Review – Tung-Sol 6L6GC-STR Tube

11:25 am

A nice solid short bottle 6L6 that looks more like a 6L6WGC but has 6L6GC performance ratings.  The plate structure is very similar to a Svetlana with the extra cooling wings and the bottles are very similar to the Tung-Sol 5881.  One could be led to believe that the parent company used bits and pieces from current production and came up with the Tung-Sol 6L6GC-STR.  This is partly true but inaccurate.  These are a very rugged tubes with a unique, “dusty-black” plate coating.  The sound is closer to a 5881 than a 6L6GC but they have a higher output rating.  Biasing in my sample tubes was very particular.  If you bias them hot they lose some definition and take on that tweed amp tone.  With these tube hot could be anything above the 70% mark.  During the test I found that idle settings between 15 watts and 20 watts (50-60%) provided a clean, warm sound that would overdrive nicely.  A lot of techs go for the 70% mark, or about 21 watts at idle.  The Tung Sol 6L6GC-STR starts to change character at this point.  The result is not unpleasing and they are rated for more output than a 5881 or 6L6WGC so by all means experiment.  This is one of the few tubes I’ve tested where I would start at 18 watts idle (60%) and then slightly adjust up and down to find the spot your ears like best.  Check again with your test equipment to make sure you’re in spec and you should be good to go.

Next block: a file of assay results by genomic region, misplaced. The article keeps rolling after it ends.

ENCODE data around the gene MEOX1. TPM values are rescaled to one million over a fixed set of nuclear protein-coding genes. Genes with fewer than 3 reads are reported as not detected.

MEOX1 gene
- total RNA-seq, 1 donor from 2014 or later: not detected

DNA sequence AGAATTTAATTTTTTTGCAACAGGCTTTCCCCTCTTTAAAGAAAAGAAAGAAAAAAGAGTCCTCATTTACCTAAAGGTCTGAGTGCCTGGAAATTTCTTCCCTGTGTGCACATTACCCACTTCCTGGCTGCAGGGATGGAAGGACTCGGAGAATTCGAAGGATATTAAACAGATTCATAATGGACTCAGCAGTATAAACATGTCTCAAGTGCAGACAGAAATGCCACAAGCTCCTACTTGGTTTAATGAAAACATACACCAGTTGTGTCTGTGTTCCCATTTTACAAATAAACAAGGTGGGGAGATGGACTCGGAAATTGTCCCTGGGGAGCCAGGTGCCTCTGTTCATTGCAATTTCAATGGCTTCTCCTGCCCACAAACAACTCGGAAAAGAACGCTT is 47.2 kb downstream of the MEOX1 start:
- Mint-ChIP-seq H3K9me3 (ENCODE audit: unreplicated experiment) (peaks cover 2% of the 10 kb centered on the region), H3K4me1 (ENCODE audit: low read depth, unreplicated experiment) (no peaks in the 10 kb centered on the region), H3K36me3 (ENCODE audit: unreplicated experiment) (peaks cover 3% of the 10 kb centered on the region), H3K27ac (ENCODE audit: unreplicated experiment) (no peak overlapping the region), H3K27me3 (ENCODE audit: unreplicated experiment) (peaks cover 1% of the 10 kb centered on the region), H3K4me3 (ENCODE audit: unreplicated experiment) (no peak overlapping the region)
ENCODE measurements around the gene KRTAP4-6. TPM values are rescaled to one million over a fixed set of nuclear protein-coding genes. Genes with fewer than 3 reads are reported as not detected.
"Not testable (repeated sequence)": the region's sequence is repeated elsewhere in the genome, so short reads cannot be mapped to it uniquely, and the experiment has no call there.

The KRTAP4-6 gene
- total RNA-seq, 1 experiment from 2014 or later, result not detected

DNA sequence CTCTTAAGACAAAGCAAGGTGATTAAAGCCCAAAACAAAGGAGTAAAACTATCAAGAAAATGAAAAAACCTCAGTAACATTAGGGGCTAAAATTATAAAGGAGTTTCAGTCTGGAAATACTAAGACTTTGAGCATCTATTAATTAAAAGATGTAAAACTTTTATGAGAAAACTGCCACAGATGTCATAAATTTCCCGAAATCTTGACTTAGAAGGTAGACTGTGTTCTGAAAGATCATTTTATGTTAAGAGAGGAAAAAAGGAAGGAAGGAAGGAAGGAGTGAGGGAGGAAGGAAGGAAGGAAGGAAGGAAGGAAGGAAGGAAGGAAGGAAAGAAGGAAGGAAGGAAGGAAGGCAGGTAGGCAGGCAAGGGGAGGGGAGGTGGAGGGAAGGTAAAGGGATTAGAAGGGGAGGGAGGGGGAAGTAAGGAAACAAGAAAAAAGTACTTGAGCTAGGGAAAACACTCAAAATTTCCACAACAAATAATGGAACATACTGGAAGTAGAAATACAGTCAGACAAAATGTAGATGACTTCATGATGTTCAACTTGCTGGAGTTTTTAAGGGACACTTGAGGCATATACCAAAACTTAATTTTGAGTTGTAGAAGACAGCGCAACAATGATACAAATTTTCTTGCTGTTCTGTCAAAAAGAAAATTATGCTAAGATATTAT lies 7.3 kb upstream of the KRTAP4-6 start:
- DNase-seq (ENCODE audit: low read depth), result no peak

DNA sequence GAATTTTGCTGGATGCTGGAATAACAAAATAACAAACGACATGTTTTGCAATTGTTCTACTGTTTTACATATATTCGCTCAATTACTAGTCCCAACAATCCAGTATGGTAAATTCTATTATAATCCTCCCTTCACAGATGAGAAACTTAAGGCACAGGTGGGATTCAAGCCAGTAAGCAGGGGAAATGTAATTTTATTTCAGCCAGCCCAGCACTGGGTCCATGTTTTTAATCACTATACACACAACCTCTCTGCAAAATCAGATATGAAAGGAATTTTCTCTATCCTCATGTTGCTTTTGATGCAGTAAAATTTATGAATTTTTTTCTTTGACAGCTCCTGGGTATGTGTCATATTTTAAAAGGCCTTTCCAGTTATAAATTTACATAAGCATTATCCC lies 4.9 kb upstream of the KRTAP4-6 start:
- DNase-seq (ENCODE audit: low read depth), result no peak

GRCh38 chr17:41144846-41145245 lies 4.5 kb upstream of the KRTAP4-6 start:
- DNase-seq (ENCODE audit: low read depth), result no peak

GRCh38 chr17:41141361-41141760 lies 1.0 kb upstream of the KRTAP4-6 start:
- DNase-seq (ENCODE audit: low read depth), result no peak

2 Responses

  1. Anne
    Anne at |

    Hello, I want to install these in an ab763 circuit with two 6l6, how does 18 watt translate, 60% bias translate to ma measured when i bias them? I now have the bias set at 38 ma which i assume is too hot. Want to go for a more typical fender blackface clean. Best, anne

  2. Jon @ thetubestore
    Jon @ thetubestore at |


    To calculate the ideal bias range for any amplifier a tech will first measure the amp’s plate voltage. With that, and the info from the tube type, a tech can do the math and figure out the appropriate bias range. A formula example is this: (0.7 * 30/450) = 47mA. The “0.7” represents 70% of the “30” watts max rating, in an amp with “450V” plate voltage. The current setting would be 47mA per tube (or 94mA combined measurement for a pair). If you want to go with a classic Fender “clean” setting it would be at the 50% range, which works out to about 33mA per tube. Many techs would aim for 60mA for a pair or within a few mA of that is close enough.

    If you don’t intend to measure plate voltage you can estimate it and cross your fingers. If you’re sticking to the cooler bias like 50% anyway, you don’t have risk of overheating the tubes and aiming for 60mA/pair is going to be fine.


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